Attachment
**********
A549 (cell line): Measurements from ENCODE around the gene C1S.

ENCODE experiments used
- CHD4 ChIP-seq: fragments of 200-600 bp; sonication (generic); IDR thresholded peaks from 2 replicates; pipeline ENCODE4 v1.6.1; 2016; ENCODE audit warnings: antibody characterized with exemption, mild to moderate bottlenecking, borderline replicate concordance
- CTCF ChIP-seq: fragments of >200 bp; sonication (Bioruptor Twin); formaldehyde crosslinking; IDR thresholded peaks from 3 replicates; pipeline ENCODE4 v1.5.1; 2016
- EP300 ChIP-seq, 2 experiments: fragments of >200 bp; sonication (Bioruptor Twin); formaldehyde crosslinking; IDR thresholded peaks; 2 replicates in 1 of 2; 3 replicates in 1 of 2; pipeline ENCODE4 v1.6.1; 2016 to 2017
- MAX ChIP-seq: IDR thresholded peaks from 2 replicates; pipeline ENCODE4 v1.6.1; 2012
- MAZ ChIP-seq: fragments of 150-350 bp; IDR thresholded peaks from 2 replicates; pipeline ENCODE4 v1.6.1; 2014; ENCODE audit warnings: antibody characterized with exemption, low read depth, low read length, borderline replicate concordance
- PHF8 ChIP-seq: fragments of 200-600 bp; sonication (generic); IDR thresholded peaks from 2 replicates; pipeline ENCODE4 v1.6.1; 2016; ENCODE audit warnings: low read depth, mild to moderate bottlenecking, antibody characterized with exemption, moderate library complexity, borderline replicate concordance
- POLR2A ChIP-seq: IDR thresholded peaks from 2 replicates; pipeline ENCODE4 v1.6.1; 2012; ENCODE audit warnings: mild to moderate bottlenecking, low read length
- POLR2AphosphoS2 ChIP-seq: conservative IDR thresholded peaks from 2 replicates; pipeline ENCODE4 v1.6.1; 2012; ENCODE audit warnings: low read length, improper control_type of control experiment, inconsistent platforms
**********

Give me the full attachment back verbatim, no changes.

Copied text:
A549 (cell line): Measurements from ENCODE around the gene C1S.

ENCODE experiments used
- CHD4 ChIP-seq: fragments of 200-600 bp; sonication (generic); IDR thresholded peaks from 2 replicates; pipeline ENCODE4 v1.6.1; 2016; ENCODE audit warnings: antibody characterized with exemption, mild to moderate bottlenecking, borderline replicate concordance
- CTCF ChIP-seq: fragments of >200 bp; sonication (Bioruptor Twin); formaldehyde crosslinking; IDR thresholded peaks from 3 replicates; pipeline ENCODE4 v1.5.1; 2016
- EP300 ChIP-seq, 2 experiments: fragments of >200 bp; sonication (Bioruptor Twin); formaldehyde crosslinking; IDR thresholded peaks; 2 replicates in 1 of 2; 3 replicates in 1 of 2; pipeline ENCODE4 v1.6.1; 2016 to 2017
- MAX ChIP-seq: IDR thresholded peaks from 2 replicates; pipeline ENCODE4 v1.6.1; 2012
- MAZ ChIP-seq: fragments of 150-350 bp; IDR thresholded peaks from 2 replicates; pipeline ENCODE4 v1.6.1; 2014; ENCODE audit warnings: antibody characterized with exemption, low read depth, low read length, borderline replicate concordance
- PHF8 ChIP-seq: fragments of 200-600 bp; sonication (generic); IDR thresholded peaks from 2 replicates; pipeline ENCODE4 v1.6.1; 2016; ENCODE audit warnings: low read depth, mild to moderate bottlenecking, antibody characterized with exemption, moderate library complexity, borderline replicate concordance
- POLR2A ChIP-seq: IDR thresholded peaks from 2 replicates; pipeline ENCODE4 v1.6.1; 2012; ENCODE audit warnings: mild to moderate bottlenecking, low read length
- POLR2AphosphoS2 ChIP-seq: conservative IDR thresholded peaks from 2 replicates; pipeline ENCODE4 v1.6.1; 2012; ENCODE audit warnings: low read length, improper control_type of control experiment, inconsistent platforms